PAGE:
Want To Keep Your Job Safe? Beef Up Your Soft Skills
Certification that shows understanding of communications, leadership, and project management is getting people ahead.
Want to help keep your job safe from outsourcing? There's no surefire way, but turning yourself into a package deal is a start. Employers are looking for well-rounded IT pros -- people with training that goes beyond just tech certifications, says Elizabeth Holloran, program manager at SkillSoft, which offers IT and business-related e-learning courses. Most in demand are "certification combos" that show an understanding of business, technology, and soft skills such as communication, leadership, and project management.
Certifications are sometimes perceived as a dime a dozen, because the value of tech-specific training lasts only as long as the specific technology is hot. Training, such as project management, that combines technology, soft skills, and business acumen lasts much longer, Holloran says. Among the most popular certifications being sought this year by SkillSoft's 3,000 customers are Six Sigma and project management, both of which cover a range of soft skill training.
The Computing Technology Industry Association, which develops exams for a variety of vendor-neutral certifications, also is seeing strong demand for project skills among its membership. Its CompTIA Project+ certification, a general project management certification that helps IT professionals understand the fundamentals of handling projects, is among its most popular.
These certifications can help job candidates stand out, says Neill Hopkins, CompTIA's VP of skills development. "Experience is hard to validate," he says, so "employers look for certifications as proof of knowledge." That's particularly true for entry-level people. The certifications help flesh out the resumé and knowledge base of recent computer science grads seeking work, Hopkins says.
The Society of Information Management sees a similar trend among its CIO and tech executive members. Project planning, functional-area process knowledge, and company-specific knowledge were the top three skill sets they identified last year as mostly likely to be kept in-house at their companies for the next few years. Nothing can protect you from outsourcing or offshoring because economic factors come into play in making those decisions, says Stephen Pickett, chairman of the SIM Foundation and past president of the organization. But if you have the right skills -- including leadership, teamwork, relationship management abilities -- that's what can help you transition into new roles, he says.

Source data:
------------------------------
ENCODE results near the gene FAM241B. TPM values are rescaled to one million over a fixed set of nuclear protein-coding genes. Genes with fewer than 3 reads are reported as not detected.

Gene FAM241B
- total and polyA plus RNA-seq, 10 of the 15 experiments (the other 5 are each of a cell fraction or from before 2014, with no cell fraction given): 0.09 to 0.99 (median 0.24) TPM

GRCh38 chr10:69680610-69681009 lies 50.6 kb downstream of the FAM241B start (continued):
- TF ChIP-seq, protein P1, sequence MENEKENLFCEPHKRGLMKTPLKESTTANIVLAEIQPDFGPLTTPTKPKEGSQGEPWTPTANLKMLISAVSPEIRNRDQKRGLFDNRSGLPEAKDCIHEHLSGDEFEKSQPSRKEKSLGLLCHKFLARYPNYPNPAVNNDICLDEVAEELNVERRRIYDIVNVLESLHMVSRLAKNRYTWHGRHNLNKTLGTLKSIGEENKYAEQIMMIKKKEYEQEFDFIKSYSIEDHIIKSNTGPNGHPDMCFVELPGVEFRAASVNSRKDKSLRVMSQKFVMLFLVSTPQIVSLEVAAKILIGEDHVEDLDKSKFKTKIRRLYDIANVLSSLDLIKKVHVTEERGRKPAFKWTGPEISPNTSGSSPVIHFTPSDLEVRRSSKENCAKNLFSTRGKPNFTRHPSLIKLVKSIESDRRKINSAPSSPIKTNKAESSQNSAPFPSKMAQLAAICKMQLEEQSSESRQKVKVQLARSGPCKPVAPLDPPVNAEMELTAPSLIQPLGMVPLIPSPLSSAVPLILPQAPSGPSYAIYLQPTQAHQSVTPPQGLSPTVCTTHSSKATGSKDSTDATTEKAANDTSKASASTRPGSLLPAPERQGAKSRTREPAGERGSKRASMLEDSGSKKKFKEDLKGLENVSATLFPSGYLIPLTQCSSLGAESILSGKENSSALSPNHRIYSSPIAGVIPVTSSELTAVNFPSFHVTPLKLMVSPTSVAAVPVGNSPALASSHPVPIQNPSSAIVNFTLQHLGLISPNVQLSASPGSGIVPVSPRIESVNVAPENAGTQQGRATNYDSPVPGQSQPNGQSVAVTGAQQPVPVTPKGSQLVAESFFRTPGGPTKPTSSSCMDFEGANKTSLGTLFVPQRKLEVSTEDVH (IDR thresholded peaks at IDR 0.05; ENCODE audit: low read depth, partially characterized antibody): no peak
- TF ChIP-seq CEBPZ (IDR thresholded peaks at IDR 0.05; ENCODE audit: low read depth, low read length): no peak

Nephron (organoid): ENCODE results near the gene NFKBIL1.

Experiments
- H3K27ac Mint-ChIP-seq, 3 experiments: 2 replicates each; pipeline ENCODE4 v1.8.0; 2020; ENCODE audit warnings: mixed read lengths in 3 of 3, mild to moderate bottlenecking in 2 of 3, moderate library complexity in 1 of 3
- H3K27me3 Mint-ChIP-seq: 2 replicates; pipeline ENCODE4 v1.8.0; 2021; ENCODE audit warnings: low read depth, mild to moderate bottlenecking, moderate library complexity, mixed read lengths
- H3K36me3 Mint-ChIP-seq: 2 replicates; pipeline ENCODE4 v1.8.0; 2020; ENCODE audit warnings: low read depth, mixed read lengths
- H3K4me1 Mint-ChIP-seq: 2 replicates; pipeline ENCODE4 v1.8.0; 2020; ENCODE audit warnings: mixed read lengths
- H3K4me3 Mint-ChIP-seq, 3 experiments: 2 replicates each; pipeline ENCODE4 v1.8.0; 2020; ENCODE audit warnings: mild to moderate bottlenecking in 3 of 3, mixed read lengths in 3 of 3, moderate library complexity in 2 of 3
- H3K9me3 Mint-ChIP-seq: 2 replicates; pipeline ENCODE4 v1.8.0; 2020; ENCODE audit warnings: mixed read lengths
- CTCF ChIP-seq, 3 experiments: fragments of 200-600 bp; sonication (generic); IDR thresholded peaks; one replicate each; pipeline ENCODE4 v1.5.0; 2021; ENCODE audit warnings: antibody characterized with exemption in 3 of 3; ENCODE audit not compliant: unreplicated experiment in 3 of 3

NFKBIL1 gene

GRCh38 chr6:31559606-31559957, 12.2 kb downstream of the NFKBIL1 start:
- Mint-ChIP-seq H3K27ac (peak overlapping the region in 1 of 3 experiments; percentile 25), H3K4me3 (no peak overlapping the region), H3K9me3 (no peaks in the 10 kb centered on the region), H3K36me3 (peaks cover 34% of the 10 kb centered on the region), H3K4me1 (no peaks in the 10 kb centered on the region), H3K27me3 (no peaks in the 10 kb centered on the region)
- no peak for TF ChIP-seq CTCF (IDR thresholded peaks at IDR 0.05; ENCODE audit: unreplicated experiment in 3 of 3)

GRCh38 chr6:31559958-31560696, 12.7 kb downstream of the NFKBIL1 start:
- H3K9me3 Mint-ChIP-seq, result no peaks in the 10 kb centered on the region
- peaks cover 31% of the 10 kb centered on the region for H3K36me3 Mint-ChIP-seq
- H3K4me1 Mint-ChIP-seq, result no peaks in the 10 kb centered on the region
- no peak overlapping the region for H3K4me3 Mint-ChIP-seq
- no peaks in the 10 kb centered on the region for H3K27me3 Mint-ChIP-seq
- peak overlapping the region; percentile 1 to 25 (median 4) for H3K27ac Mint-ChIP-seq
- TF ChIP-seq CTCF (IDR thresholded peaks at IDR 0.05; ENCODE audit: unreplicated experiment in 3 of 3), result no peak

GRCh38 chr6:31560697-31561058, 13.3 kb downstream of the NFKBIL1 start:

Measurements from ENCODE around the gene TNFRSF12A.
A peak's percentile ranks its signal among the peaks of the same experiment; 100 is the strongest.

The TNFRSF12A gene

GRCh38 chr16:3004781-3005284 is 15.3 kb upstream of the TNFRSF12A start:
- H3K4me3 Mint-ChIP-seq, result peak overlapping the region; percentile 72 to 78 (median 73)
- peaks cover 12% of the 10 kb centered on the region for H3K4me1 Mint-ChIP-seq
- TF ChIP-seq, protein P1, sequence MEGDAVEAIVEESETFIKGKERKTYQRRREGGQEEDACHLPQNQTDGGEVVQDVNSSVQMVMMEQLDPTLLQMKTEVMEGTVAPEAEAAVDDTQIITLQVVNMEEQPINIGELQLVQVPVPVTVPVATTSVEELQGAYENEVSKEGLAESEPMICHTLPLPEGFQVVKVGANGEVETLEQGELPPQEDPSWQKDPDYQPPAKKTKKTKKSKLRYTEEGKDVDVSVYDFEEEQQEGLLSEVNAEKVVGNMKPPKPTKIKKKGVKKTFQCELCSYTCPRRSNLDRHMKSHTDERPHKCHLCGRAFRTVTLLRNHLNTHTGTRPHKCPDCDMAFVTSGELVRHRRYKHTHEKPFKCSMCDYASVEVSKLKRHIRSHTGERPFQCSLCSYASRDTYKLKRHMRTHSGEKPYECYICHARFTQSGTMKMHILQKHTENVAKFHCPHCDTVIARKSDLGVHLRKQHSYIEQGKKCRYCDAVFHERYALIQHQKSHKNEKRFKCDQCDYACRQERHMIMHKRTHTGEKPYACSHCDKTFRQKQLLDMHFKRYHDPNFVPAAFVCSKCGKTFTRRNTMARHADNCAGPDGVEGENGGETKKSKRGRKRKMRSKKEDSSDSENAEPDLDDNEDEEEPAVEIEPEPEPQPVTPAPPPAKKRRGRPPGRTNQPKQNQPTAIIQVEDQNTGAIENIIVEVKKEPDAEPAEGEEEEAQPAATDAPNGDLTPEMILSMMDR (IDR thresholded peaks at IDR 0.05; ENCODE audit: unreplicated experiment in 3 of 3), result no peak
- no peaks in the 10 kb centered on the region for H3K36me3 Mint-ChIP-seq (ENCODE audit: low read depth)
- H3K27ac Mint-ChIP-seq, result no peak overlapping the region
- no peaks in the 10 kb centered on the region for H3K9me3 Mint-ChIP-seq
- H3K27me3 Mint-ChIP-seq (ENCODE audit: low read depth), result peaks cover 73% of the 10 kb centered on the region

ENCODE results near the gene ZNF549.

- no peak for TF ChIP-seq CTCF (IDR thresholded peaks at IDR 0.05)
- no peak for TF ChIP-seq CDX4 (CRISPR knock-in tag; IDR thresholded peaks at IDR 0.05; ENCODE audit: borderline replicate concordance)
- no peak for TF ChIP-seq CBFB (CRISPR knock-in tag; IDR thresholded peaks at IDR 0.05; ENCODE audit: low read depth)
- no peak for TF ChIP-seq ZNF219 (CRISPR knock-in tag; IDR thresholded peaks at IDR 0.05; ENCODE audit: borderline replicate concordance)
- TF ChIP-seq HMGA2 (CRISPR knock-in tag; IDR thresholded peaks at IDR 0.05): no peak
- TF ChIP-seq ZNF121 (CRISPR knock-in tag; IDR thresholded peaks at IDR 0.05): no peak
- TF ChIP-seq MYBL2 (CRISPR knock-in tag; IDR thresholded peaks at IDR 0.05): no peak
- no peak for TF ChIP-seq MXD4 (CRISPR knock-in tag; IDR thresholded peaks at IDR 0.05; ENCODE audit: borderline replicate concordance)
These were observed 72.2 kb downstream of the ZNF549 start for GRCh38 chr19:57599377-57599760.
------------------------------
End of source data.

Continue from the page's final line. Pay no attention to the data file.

Besides improving job security, project management certification also can boost salaries. Project Management Professional certification from the Project Management Institute positively influences pay at all levels of experience, according to data from PayScale, a provider of online, global compensation data. IT pros with less than five years of project management experience get the biggest increase from certification, averaging 11% more in annual salary compared with uncertified peers. Certification hiked the pay of IT pros with five to 20 years of experience between 4% and 6%, PayScale says. Years of experience are assumed to be as relevant as a certification, so the longer a person is in a job, the less the certification matters, says Al Lee, PayScale's director of quantitative analysis. But until you have those years built up, certification is a good approach.
5 Top Federal Initiatives For 2015As InformationWeek Government readers were busy firming up their fiscal year 2015 budgets, we asked them to rate more than 30 IT initiatives in terms of importance and current leadership focus. No surprise, among more than 30 options, security is No. 1. After that, things get less predictable.
Join us for a roundup of the top stories on InformationWeek.com for the week of December 14, 2014. Be here for the show and for the incredible Friday Afternoon Conversation that runs beside the program.